Ali Baba Goes to Town

Ali Baba Goes to Town is a 1937 musical film directed by David Butler and starring Eddie Cantor, Tony Martin, and Roland Young. Cantor plays a hobo named Aloysius "Al" Babson, who walks into the camp of a movie company that is making the Arabian Nights. He falls asleep and dreams he is in Baghdad as an advisor to the Sultan (Young). He organizes work programs, taxes the rich, and abolishes the army, in a spoof of Roosevelt's New Deal.

Ali Baba Goes to Town
Ali Baba Goes to Town.jpg
Lobby card
Directed byDavid Butler
Written byC. Graham Baker
Gene Fowler
Gene Towne
Harry Tugend
Jack Yellen
Produced by
StarringEddie Cantor
Tony Martin
Roland Young
CinematographyErnest Palmer
Edited byIrene Morra
Music byRobert Russell Bennett
Distributed by20th Century Fox
Release date
  • October 29, 1937 (1937-10-29)
Running time
80 minutes
CountryUnited States

The cast also includes Gypsy Rose Lee, using the stage name of Louise Hovick, as the Sultana. The Raymond Scott Quintette also appears, performing "Twilight In Turkey."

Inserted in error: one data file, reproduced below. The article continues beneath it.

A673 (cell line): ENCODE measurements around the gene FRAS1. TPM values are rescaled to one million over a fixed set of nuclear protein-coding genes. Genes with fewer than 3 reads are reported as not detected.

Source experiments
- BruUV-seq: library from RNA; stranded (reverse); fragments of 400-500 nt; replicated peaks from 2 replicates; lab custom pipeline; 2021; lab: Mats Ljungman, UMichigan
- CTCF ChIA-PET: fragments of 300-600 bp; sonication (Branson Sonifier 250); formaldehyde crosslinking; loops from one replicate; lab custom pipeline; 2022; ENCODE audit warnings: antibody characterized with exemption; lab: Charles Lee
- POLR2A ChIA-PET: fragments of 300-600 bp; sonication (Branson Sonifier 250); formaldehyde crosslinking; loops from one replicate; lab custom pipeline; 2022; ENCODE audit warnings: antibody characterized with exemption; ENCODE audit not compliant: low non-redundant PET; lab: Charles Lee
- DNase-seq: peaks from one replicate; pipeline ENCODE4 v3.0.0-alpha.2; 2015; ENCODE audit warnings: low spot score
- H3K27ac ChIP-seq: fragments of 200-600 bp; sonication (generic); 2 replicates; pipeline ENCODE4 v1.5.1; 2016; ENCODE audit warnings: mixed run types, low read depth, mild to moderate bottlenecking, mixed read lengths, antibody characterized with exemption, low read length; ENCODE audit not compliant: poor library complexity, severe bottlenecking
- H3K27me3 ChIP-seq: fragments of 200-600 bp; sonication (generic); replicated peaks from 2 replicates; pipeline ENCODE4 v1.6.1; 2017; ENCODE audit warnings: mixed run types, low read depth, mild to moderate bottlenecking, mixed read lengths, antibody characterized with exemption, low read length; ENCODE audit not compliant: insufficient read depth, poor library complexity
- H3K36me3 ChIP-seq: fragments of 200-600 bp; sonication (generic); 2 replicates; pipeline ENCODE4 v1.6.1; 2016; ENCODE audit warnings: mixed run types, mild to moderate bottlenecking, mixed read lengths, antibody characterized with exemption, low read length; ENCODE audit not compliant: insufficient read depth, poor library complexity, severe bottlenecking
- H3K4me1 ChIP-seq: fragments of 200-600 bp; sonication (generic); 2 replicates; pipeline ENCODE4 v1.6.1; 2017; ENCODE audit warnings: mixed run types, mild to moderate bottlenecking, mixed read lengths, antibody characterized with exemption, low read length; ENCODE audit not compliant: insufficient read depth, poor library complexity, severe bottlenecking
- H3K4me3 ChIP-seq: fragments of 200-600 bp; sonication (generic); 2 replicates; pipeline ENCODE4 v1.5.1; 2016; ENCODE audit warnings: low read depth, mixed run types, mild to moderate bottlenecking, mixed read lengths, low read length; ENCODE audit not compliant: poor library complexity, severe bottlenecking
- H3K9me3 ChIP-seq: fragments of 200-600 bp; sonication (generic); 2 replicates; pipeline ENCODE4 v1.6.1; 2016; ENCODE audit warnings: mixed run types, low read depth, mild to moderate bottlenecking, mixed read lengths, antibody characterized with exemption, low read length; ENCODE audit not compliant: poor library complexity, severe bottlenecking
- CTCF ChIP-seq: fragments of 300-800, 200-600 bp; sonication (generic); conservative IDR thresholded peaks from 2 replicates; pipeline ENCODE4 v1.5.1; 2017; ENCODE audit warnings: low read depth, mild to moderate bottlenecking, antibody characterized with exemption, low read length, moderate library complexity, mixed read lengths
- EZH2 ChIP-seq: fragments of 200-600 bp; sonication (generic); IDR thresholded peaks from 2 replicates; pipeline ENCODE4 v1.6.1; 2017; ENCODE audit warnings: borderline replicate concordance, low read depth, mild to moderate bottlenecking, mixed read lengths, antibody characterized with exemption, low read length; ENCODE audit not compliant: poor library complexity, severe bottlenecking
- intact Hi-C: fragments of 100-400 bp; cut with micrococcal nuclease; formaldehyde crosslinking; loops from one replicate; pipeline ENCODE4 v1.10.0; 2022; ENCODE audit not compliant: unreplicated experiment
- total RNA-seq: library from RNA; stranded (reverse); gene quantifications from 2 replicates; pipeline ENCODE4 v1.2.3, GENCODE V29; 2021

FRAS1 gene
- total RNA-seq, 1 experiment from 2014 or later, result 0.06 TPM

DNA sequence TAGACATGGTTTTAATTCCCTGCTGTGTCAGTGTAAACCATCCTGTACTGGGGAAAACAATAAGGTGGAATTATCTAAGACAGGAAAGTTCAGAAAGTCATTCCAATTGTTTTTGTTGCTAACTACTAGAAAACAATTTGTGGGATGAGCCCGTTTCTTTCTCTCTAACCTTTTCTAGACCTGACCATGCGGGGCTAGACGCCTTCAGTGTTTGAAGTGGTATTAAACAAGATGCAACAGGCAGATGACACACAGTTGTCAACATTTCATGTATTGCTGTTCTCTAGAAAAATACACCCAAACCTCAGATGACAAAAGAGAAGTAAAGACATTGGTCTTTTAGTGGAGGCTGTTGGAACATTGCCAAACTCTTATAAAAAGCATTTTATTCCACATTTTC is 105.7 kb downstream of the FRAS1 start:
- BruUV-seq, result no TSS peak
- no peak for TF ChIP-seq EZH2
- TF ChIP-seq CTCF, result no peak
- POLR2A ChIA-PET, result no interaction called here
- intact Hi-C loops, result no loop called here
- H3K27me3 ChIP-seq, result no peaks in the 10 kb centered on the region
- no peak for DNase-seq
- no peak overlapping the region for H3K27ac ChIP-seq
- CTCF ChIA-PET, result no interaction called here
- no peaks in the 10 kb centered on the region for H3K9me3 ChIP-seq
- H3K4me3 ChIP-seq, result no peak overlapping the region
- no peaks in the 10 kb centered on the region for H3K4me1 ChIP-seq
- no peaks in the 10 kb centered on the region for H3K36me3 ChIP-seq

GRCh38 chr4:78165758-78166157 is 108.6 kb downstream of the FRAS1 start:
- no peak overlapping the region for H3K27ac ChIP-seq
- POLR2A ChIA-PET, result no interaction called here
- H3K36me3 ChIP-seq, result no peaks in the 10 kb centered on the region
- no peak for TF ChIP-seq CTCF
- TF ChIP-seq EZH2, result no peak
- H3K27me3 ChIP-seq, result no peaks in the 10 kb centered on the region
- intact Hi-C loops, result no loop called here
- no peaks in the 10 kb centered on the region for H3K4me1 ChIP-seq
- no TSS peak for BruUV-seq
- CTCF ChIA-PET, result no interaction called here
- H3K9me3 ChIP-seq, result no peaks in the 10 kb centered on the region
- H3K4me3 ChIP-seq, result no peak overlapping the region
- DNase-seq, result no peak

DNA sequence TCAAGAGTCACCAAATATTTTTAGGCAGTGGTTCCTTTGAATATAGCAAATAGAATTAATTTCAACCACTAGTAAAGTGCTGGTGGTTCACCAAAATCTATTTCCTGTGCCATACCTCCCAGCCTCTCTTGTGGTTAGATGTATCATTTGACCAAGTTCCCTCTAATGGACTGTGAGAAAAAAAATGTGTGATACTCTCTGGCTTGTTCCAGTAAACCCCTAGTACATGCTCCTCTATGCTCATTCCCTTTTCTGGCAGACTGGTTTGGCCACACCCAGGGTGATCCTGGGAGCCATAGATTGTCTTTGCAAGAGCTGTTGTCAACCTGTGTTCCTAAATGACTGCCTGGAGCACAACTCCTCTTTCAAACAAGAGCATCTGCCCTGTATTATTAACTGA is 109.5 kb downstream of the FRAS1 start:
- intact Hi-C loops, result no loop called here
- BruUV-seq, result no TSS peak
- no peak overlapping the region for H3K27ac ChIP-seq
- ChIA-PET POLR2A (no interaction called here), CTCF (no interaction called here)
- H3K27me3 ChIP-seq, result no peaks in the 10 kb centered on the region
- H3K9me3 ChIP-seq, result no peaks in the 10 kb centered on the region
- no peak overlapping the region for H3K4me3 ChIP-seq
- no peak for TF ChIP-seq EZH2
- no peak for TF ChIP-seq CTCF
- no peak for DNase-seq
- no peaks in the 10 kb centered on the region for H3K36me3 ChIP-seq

Two men were killed and two injured on August 27, 1937, when the flying carpet rig collapsed in the studio. The "carpet" was a 1,500-pound (680 kg) platform suspended high above the floor by piano wires attached to the four corners. The platform fell while it was being tested; none of the actors were on set. Three workmen had been riding on the carpet, with one, camera grip Harry Harsha, dying from his injuries the next day, and 48-year-old actor and prop man Philo Goodfriend was crushed to death underneath. Goodfriend had also been the commodore of Santa Monica Yacht Club.[1]


Uncredited Guests At Premiere:

Cultural referencesEdit

A clip from Ali Baba Goes to Town is shown in the film The Day of the Locust (1975), in which Karen Black plays an aspiring actress in 1930s Hollywood. A brief shot of Black is edited into the Ali Baba footage to create the impression that her character played a bit role in that film.

Some scenes from Ali Baba Goes to Town are described in detail in Swing Time by Zadie Smith. The character Tracey resembles the dancer Jeni LeGon, who performs in the film.

See alsoEdit


  1. ^ "2 Killed in Crash of 'Magic Carpet' at Movie Studio". Greenville Daily Advocate. United Press International. August 28, 1937. p. 8 – via

External linksEdit